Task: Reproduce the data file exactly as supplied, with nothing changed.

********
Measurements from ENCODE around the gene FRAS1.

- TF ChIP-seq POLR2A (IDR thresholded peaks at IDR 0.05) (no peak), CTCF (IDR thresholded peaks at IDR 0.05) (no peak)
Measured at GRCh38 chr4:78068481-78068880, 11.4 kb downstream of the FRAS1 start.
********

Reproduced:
Measurements from ENCODE around the gene FRAS1.

- TF ChIP-seq POLR2A (IDR thresholded peaks at IDR 0.05) (no peak), CTCF (IDR thresholded peaks at IDR 0.05) (no peak)
Measured at GRCh38 chr4:78068481-78068880, 11.4 kb downstream of the FRAS1 start.